Nomad Foods commits to chicken welfare standards

By Gwen Ridler

- Last updated on GMT

Nomad Food has agreed to adhere to the European Chicken Commitment
Nomad Food has agreed to adhere to the European Chicken Commitment

Related tags Meat & Seafood Livestock Poultry Processing and packaging Innovation

Nomad Foods has pledged to meet poultry welfare standards set out by the European Chicken Commitment (ECC).

The ECC contains six key measures to help address major issues encountered in standard chicken production by 2026. This included prohibiting the use of fast-growing breeds, reducing overcrowding, and adding environmental enrichment to provide better conditions for chickens (see box below for full list).

Annelie Selander, sustainability manager at Nomad Foods, which has brands including Birds Eye, Findus and Iglo, reiterated the firm’s commitment to the development of safe, responsible and sustainable food chains, with consideration to animal welfare.

‘Animal welfare agenda needs to evolve’

“We believe the animal welfare agenda needs to evolve, which is why we have been consulting with our stakeholders, including suppliers and consumers, to develop a plan to improve the welfare of the chickens we use in our products,”​ said Selander.

“Signing up to the European Chicken Commitment is the natural conclusion of that work and we will collaborate with our global suppliers to understand how we can best drive the change needed by 2026.”

Nomad’s pledge followed a Europe-wide campaign by The Humane League and a coalition of firms under animal welfare organisation The Open Wing Alliance.

Pru Elliott, The Humane League UK’s head of campaigns, said: “We applaud Nomad Foods for doing the right thing for chickens and their customers. It is very encouraging to see them lead the way in their sector, and we encourage other manufacturers to follow suit.”

Food industry commitment

Nomad is one of a number of food and drink businesses that have committed to the ECC, with one of the most notable being fried chicken fast food chain KFC. The company pledged to meet criteria in several European countries by 2026.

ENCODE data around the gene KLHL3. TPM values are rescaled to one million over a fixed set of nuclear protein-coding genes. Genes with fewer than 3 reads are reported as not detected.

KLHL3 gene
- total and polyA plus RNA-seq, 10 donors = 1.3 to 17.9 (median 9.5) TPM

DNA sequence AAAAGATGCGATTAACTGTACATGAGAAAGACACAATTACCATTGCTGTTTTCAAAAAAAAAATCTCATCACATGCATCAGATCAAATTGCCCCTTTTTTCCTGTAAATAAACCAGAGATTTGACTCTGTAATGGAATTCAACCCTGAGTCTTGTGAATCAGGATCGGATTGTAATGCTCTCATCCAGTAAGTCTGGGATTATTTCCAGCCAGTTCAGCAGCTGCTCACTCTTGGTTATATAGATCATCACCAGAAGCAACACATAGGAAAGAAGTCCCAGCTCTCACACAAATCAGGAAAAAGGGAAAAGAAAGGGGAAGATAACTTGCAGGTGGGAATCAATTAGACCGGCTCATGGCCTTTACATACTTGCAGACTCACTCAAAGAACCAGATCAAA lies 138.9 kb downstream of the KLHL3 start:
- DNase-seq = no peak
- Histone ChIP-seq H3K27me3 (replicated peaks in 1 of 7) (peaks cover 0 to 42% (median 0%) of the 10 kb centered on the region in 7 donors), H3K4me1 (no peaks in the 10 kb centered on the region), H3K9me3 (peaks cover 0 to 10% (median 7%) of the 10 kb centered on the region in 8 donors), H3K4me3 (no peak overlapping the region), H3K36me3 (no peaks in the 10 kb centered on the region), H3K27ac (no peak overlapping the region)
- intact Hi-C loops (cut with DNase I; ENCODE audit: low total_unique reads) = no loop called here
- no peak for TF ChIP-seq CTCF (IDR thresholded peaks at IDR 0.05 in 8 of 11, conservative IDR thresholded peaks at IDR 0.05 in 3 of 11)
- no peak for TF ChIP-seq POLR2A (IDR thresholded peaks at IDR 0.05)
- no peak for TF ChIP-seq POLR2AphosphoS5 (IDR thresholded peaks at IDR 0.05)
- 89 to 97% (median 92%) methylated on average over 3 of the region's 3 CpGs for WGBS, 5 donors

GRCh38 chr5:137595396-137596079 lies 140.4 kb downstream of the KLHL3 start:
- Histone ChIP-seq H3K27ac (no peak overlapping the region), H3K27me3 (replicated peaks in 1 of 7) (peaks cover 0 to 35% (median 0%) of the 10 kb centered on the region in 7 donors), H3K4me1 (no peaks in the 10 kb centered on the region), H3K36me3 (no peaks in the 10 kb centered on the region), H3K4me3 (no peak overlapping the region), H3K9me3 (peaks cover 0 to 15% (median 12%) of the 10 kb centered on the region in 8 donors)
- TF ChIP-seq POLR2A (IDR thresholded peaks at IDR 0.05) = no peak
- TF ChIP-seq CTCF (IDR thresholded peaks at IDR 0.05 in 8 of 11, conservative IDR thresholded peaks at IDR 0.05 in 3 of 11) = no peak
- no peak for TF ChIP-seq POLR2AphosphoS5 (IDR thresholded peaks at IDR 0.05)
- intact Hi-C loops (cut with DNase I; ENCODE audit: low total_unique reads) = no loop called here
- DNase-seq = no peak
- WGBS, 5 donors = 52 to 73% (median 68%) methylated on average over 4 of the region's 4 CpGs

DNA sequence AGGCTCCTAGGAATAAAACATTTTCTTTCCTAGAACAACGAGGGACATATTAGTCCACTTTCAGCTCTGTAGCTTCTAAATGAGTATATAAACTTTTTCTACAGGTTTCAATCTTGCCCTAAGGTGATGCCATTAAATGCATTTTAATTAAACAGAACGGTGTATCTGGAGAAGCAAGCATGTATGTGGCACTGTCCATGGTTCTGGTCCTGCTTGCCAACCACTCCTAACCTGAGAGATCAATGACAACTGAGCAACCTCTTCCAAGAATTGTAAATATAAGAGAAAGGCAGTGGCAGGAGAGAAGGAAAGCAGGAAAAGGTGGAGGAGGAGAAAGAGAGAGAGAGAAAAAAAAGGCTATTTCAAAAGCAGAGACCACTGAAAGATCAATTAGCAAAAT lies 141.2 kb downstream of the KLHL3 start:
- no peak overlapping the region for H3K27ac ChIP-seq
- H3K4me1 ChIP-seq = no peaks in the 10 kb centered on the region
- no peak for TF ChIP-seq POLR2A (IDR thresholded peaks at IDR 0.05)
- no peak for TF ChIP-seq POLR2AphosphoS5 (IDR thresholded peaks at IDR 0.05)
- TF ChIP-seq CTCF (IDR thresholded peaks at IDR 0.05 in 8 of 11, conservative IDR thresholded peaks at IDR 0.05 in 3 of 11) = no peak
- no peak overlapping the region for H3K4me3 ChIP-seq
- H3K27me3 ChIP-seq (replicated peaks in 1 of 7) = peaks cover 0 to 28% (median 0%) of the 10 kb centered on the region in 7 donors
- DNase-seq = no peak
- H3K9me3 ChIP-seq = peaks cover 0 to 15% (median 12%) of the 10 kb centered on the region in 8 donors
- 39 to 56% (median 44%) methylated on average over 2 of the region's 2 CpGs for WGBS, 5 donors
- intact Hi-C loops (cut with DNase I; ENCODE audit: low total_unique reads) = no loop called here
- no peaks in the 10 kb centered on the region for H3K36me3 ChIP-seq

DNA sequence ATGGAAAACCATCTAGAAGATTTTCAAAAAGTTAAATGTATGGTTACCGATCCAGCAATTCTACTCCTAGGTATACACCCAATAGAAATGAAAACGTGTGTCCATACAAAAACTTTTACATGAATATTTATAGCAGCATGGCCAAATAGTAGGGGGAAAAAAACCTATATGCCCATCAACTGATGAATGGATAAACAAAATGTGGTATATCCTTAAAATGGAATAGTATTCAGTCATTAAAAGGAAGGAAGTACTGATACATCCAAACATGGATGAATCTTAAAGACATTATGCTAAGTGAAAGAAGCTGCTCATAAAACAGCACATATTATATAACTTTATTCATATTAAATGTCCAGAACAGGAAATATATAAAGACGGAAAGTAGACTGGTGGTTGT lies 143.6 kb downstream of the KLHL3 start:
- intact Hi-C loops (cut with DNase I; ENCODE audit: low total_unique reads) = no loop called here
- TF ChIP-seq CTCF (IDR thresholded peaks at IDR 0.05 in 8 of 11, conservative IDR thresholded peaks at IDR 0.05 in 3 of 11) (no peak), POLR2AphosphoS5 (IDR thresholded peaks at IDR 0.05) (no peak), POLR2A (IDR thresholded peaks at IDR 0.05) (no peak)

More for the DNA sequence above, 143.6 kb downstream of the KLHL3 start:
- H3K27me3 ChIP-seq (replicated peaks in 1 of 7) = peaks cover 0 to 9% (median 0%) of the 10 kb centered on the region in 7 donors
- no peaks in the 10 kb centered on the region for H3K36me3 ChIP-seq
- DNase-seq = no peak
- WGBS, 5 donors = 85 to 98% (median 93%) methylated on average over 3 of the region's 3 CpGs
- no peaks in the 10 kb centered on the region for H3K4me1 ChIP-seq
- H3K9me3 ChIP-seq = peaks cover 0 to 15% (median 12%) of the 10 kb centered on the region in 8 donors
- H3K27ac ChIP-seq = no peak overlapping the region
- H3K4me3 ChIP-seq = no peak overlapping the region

Mahi Klosterhalfen, president and chief executive of Albert Schweitzer Foundation, one of the members of the Open Wing Alliance, said: “Nomad Foods is taking a step in the right direction. In Germany, Iglo is following the lead of competitors Frosta and Dr Oetker and we now expect other companies to sign up to meet the new welfare standards soon.”

Meanwhile, Arla and Morrisons have been working together on a project to improve the welfare and conditions of dairy cows​.

The European Chicken Commitment

1: Comply with all EU animal welfare laws and regulations, regardless of the country of production.

2: Implement a maximum stocking density of 30kg/m​or less. Thinning is discouraged and, if practised, must be limited to one thin per flock.

3: Adopt breeds that demonstrate higher welfare outcomes: either the following breeds, Hubbard JA757, 787, 957, or 987, Rambler Ranger, Ranger Classic, and Ranger Gold, or others that meet the criteria of the RSPCA Broiler Breed Welfare Assessment Protocol.

4: Meet improved environmental standards, including:

  • At least 50 lux of light, including natural light;
  • At least two metres of usable perch space, and two pecking substrates, per 1,000 birds;
  • On air quality, the maximum requirements of Annex 2.3 of the EU broiler directive, regardless of stocking density;
  • No cages or multi-tier systems.

5: Adopt controlled atmospheric stunning using inert gas or multi-phase systems, or effective electrical stunning without live inversion.

6: Demonstrate compliance with the above standards via third-party auditing and annual public reporting on progress towards this commitment.

Related topics Meat, poultry & seafood Operations

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